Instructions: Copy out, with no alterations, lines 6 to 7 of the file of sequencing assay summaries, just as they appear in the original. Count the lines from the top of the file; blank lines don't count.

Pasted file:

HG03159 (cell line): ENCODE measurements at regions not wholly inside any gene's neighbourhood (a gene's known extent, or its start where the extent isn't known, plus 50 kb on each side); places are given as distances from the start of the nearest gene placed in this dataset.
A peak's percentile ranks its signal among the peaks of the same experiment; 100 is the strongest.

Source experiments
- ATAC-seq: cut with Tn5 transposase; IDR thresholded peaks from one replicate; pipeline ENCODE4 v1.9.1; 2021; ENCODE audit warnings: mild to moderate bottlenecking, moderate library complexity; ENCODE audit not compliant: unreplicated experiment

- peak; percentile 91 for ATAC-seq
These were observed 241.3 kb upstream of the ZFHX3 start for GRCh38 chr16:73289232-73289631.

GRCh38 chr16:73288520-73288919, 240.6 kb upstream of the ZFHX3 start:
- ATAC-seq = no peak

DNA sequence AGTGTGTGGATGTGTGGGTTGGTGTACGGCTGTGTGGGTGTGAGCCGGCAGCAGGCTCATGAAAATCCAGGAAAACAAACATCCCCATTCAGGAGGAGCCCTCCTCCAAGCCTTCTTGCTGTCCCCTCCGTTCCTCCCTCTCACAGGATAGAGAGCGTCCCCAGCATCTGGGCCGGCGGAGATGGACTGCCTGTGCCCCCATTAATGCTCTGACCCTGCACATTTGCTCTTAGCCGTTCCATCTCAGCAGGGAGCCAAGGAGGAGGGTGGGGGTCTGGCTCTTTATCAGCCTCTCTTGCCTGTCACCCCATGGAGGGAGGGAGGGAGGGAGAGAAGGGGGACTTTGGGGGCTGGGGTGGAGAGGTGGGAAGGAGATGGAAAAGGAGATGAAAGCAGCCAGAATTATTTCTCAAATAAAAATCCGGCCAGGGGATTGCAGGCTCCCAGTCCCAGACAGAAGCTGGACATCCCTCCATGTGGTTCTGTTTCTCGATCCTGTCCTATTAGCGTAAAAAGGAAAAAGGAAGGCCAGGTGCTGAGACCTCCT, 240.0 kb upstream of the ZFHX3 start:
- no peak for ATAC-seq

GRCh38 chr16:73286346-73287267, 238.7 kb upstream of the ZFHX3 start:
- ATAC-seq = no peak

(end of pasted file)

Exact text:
These were observed 241.3 kb upstream of the ZFHX3 start for GRCh38 chr16:73289232-73289631.

GRCh38 chr16:73288520-73288919, 240.6 kb upstream of the ZFHX3 start: